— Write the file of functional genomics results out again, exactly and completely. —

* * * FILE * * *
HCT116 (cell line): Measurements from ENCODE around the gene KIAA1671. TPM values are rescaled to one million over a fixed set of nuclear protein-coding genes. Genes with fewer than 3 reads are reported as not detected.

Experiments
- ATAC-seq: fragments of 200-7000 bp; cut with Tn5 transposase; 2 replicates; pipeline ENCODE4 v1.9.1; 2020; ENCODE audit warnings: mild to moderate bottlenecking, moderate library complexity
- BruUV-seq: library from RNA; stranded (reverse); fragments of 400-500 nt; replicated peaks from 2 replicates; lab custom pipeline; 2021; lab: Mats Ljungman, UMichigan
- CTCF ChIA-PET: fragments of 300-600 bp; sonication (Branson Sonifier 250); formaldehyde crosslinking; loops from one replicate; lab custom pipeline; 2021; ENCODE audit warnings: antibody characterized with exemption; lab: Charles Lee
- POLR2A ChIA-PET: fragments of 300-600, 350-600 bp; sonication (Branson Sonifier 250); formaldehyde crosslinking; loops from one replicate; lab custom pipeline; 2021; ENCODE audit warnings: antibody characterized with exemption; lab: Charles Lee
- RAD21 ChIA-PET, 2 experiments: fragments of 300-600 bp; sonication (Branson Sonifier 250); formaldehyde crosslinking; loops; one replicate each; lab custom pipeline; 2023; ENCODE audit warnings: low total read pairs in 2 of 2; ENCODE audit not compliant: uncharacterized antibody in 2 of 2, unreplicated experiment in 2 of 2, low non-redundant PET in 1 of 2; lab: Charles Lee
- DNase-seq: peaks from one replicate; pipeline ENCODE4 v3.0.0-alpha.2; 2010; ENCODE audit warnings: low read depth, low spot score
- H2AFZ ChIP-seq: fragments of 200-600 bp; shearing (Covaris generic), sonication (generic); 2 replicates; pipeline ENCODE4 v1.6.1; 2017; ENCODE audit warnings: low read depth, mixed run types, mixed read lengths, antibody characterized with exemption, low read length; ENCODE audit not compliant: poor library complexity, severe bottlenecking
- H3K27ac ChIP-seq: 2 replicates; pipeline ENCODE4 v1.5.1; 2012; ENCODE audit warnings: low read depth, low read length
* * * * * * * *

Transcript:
HCT116 (cell line): Measurements from ENCODE around the gene KIAA1671. TPM values are rescaled to one million over a fixed set of nuclear protein-coding genes. Genes with fewer than 3 reads are reported as not detected.

Experiments
- ATAC-seq: fragments of 200-7000 bp; cut with Tn5 transposase; 2 replicates; pipeline ENCODE4 v1.9.1; 2020; ENCODE audit warnings: mild to moderate bottlenecking, moderate library complexity
- BruUV-seq: library from RNA; stranded (reverse); fragments of 400-500 nt; replicated peaks from 2 replicates; lab custom pipeline; 2021; lab: Mats Ljungman, UMichigan
- CTCF ChIA-PET: fragments of 300-600 bp; sonication (Branson Sonifier 250); formaldehyde crosslinking; loops from one replicate; lab custom pipeline; 2021; ENCODE audit warnings: antibody characterized with exemption; lab: Charles Lee
- POLR2A ChIA-PET: fragments of 300-600, 350-600 bp; sonication (Branson Sonifier 250); formaldehyde crosslinking; loops from one replicate; lab custom pipeline; 2021; ENCODE audit warnings: antibody characterized with exemption; lab: Charles Lee
- RAD21 ChIA-PET, 2 experiments: fragments of 300-600 bp; sonication (Branson Sonifier 250); formaldehyde crosslinking; loops; one replicate each; lab custom pipeline; 2023; ENCODE audit warnings: low total read pairs in 2 of 2; ENCODE audit not compliant: uncharacterized antibody in 2 of 2, unreplicated experiment in 2 of 2, low non-redundant PET in 1 of 2; lab: Charles Lee
- DNase-seq: peaks from one replicate; pipeline ENCODE4 v3.0.0-alpha.2; 2010; ENCODE audit warnings: low read depth, low spot score
- H2AFZ ChIP-seq: fragments of 200-600 bp; shearing (Covaris generic), sonication (generic); 2 replicates; pipeline ENCODE4 v1.6.1; 2017; ENCODE audit warnings: low read depth, mixed run types, mixed read lengths, antibody characterized with exemption, low read length; ENCODE audit not compliant: poor library complexity, severe bottlenecking
- H3K27ac ChIP-seq: 2 replicates; pipeline ENCODE4 v1.5.1; 2012; ENCODE audit warnings: low read depth, low read length